Grants and Contracts Details
This proposed research will examine how recent Latina immigrants to Atlanta, Georgia access and experience the reproductive healthcare system, and how these experiences shape their relationship to and citizenship in the city of Atlanta and the broader geopolitical contexts of Georgia and the U.S. Although Georgia has emerged as a new immigrant destination within the past two decades, it has recently passed anti-immigrant legislation that allows local police to enforce immigration law, thereby making deportation an everyday risk for undocumented immigrants. It is important to study how these laws affect access to reproductive healthcare because Latina immigrants are more likely to be in their reproductive years than the rest of the U.S population. In addition, because of their perceived hyperfertility, Latinas are often framed as threatening in anti-immigrant discourse. In this context, the propsed research first determines what barriers (legal, socio-economic, linguistic, pragmatic, discursive) exist for Latina immigrants' access to reproductive healthcare in Atlanta, and howrecent immigration and healthcare laws, and their media coverage have influenced such barriers to reproductive healthcare. Second, the project assesses the difficulties and risks Latinas experience when trying to access reproductive healthcare, and examines Latinas' actual experiences with obtaining reproductive healthcare. Finally, this proposed research sheds light onto what the failures and successes in obtaining reproductive healthcare mean for Latinas' (biological) citizenship in their new communities and the everyday geopolitics of immigration in Georgia and the U.S. In order to explore these issues, this project bridges insights from feminist geopolitics, citizenship studies, and new health geography and uses a combination of archival research, volunteering/participant observation, interviews, and focus groups. Intellectual Merit: Scholars of feminist geopolitics use ethnographic data to study the "micropolitics" of everyday life, but they have yet to apply such methodology to research on immigration and (in)security in the new immigrant destinations of the U.S. south to any great extent. Using participant observation, interviews, and focus groups, this proposed project will accomplish just that. In doing so, this research will also provide insight into the (non)citizenship that is fostered in Latinas' experiences receiving reproductive healthcare. Studies of citizenship and immigration have expanded the purview of citizenship by showing how citizenship is reified in ordinary activities. This project will add to citizenship studies insights into the construction of citizenship that takes place within the realm of reproductive medicine. The lens of biological citizenship but provides a useful framework to disentangle the (geo)political from matters of health in order to show how (non)citizens are differentially constructed by the state. Broader Impacts: This project's broader impacts center upon the improvement of access to and quality of reproductive healthcare for Latina immigrants. At the culmination of fieldwork, the co-PI will prepare a report to distribute to women's clinics and other medical facilities in Atlanta. Based on interview and focus group data, this report will include a list of healthcare priorities and needs from among the informants. This report will also be distributed to immigrant advocacy groups, including the Hispanic Health Coalition of Georgia and the Latin American Association of Atlanta.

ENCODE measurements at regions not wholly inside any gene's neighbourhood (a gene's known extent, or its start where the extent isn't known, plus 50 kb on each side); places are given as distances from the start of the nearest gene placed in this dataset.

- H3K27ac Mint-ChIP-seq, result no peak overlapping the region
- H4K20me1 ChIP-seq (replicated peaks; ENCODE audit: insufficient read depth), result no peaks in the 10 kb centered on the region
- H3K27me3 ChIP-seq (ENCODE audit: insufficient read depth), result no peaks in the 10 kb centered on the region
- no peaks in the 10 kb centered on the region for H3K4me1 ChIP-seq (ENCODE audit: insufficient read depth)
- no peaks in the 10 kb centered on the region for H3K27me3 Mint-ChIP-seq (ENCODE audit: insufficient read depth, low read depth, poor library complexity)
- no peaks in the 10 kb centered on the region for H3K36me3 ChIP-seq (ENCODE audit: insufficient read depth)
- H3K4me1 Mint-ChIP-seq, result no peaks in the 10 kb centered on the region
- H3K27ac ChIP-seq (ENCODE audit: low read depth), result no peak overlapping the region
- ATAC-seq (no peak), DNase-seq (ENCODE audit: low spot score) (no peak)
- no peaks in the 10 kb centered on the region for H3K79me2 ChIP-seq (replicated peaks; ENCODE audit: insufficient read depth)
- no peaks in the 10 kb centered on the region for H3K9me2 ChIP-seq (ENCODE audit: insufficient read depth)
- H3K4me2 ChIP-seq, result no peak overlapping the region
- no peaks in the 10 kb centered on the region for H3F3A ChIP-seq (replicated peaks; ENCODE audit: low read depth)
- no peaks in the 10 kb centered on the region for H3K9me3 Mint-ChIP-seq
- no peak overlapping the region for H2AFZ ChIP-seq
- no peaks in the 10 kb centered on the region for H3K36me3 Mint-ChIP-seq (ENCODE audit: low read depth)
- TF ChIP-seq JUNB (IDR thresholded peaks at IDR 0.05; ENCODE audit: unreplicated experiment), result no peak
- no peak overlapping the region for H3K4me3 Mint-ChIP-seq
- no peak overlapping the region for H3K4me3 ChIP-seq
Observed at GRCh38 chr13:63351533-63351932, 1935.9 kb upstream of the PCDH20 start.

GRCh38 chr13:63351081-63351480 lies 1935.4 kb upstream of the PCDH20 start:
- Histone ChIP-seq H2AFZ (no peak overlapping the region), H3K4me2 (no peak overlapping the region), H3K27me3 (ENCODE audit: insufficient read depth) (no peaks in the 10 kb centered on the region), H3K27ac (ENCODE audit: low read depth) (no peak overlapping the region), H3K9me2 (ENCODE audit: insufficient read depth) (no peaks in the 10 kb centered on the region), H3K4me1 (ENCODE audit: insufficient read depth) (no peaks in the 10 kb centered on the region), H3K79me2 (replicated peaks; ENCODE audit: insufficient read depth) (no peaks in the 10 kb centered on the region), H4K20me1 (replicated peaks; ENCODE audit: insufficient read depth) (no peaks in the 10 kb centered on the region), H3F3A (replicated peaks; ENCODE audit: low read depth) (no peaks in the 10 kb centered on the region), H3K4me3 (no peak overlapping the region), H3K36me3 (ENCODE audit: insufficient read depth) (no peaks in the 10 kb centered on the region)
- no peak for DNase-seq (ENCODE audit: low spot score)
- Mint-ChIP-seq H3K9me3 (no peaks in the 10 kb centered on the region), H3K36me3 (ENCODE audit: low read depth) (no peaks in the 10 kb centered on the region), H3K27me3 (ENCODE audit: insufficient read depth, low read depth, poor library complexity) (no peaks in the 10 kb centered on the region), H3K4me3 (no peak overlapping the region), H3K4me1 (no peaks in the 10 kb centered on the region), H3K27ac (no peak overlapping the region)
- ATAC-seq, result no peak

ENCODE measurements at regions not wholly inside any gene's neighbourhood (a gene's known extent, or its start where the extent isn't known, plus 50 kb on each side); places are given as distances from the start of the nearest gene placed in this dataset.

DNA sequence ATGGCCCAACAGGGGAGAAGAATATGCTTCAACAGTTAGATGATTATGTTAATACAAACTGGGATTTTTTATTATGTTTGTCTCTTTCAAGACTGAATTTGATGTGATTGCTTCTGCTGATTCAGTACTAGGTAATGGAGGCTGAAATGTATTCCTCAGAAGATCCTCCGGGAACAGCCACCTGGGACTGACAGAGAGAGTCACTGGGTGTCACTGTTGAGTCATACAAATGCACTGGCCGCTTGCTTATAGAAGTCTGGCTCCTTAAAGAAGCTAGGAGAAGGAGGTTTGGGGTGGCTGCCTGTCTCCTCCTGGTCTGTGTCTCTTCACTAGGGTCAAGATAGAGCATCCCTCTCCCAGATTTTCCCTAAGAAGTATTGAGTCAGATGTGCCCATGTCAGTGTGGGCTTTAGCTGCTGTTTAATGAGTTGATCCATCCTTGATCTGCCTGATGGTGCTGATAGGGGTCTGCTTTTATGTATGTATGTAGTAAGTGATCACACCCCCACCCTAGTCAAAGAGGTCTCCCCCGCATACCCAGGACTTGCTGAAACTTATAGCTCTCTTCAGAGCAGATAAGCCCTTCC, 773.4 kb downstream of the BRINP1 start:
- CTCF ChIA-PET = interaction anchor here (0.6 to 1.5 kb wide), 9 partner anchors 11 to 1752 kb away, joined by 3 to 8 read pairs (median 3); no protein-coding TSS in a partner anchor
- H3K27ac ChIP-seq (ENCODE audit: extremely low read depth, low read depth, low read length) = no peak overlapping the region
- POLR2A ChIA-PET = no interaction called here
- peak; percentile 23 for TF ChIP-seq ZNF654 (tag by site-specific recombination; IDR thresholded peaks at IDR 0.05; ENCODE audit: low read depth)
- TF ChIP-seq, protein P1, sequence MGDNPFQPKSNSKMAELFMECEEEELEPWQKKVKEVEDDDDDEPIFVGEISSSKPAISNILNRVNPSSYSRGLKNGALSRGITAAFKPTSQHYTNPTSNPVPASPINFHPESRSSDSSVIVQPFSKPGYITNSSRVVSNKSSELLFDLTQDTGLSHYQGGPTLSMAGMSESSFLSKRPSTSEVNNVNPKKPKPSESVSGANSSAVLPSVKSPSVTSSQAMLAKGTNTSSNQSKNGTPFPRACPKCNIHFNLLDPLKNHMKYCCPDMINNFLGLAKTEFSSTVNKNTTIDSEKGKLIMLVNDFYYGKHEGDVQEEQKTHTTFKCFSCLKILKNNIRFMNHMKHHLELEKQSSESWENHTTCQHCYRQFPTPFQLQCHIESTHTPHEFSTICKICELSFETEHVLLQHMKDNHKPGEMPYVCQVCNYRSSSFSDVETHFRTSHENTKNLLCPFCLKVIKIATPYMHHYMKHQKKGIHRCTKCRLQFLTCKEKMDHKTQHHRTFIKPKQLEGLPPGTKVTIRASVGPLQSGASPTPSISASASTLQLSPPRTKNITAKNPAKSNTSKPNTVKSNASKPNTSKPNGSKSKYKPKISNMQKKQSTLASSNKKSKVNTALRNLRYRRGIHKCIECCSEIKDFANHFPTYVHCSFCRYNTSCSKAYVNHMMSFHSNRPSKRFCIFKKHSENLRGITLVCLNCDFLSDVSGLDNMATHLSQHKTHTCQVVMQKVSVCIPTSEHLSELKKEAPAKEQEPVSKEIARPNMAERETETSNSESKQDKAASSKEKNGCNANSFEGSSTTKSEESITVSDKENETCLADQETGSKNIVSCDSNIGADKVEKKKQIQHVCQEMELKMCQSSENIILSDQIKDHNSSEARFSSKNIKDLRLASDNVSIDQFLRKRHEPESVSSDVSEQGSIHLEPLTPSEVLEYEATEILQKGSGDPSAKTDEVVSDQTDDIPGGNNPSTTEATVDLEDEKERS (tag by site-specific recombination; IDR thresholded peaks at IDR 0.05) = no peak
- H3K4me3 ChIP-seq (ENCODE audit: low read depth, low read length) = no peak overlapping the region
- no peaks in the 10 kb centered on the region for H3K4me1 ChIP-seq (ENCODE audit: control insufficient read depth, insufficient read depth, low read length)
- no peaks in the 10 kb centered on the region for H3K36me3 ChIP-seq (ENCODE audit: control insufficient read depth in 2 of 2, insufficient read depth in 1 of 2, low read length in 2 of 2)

|Effective start/end date||5/1/13 → 10/31/14|
- National Science Foundation: $14,450.00
Explore the research topics touched on by this project. These labels are generated based on the underlying awards/grants. Together they form a unique fingerprint.